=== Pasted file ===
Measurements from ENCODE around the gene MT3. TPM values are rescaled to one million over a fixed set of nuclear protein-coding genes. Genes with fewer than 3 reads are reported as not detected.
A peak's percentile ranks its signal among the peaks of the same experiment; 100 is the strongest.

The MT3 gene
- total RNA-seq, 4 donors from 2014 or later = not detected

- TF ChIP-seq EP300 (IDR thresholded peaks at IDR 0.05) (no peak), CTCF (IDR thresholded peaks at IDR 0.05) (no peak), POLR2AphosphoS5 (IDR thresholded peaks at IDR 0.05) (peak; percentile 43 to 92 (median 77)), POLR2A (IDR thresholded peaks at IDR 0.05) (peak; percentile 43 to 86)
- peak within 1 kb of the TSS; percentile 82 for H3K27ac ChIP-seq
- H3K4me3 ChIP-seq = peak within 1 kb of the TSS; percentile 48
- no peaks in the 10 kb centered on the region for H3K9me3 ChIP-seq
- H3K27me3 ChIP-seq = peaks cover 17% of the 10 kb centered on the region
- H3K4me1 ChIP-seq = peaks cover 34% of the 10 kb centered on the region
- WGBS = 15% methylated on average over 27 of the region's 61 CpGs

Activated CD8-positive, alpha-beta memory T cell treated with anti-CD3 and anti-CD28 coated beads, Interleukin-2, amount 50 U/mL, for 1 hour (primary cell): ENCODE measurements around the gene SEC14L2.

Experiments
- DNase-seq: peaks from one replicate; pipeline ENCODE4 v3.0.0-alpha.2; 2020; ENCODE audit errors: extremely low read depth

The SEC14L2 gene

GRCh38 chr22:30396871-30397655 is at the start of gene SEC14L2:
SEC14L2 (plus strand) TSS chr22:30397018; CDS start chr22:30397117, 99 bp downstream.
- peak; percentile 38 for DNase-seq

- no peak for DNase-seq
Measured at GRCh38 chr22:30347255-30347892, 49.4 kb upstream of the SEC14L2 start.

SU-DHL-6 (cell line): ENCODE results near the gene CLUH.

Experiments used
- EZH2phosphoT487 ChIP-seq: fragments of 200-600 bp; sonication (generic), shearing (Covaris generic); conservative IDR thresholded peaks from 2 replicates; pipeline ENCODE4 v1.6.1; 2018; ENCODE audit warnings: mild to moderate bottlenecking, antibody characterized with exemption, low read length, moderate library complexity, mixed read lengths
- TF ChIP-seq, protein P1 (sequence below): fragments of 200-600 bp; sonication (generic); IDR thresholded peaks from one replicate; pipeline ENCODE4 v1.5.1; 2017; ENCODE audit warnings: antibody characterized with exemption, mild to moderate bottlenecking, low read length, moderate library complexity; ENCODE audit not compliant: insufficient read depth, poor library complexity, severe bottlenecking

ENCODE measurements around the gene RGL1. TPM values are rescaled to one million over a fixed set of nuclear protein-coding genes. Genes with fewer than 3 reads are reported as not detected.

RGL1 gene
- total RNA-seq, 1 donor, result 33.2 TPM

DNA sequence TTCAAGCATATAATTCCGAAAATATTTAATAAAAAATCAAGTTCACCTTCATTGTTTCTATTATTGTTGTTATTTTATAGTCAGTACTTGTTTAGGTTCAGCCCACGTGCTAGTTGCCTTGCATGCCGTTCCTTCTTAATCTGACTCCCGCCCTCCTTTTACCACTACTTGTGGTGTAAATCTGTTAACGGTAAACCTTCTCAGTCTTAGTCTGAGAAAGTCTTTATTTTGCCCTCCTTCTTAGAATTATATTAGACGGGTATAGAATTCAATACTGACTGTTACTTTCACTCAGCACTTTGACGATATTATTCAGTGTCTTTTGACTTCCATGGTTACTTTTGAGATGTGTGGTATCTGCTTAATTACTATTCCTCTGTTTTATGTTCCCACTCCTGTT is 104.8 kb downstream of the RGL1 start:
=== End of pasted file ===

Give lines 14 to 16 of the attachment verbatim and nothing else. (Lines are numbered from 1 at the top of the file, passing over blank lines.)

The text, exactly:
- DNase-seq: peaks from one replicate; pipeline ENCODE4 v3.0.0-alpha.2; 2020; ENCODE audit errors: extremely low read depth

The SEC14L2 gene

GRCh38 chr22:30396871-30397655 is at the start of gene SEC14L2: